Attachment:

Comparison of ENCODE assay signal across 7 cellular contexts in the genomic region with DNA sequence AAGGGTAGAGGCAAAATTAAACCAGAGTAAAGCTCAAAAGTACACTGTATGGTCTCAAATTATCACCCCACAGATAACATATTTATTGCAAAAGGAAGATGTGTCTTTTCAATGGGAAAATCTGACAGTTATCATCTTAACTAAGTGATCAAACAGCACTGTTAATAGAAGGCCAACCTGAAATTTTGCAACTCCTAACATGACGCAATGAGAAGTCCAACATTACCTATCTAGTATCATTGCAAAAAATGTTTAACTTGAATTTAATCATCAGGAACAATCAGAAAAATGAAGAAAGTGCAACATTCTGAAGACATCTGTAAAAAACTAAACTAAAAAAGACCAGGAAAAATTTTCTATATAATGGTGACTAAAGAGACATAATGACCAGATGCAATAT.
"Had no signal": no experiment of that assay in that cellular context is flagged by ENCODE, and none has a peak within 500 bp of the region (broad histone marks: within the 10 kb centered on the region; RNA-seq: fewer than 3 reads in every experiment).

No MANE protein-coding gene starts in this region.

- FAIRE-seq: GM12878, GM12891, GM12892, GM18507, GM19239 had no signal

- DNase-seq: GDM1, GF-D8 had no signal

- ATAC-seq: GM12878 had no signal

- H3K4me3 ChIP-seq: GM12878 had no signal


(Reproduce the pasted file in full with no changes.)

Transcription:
Comparison of ENCODE assay signal across 7 cellular contexts in the genomic region with DNA sequence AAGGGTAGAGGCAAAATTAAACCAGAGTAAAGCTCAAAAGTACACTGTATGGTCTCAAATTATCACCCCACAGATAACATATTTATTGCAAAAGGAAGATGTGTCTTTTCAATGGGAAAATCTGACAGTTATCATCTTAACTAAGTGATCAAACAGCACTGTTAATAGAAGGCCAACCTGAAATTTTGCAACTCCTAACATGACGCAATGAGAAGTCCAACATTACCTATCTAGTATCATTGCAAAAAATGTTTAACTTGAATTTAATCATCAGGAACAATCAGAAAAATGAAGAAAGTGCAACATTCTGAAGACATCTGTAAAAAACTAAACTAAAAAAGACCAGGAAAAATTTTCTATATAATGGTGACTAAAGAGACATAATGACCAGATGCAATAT.
"Had no signal": no experiment of that assay in that cellular context is flagged by ENCODE, and none has a peak within 500 bp of the region (broad histone marks: within the 10 kb centered on the region; RNA-seq: fewer than 3 reads in every experiment).

No MANE protein-coding gene starts in this region.

- FAIRE-seq: GM12878, GM12891, GM12892, GM18507, GM19239 had no signal

- DNase-seq: GDM1, GF-D8 had no signal

- ATAC-seq: GM12878 had no signal

- H3K4me3 ChIP-seq: GM12878 had no signal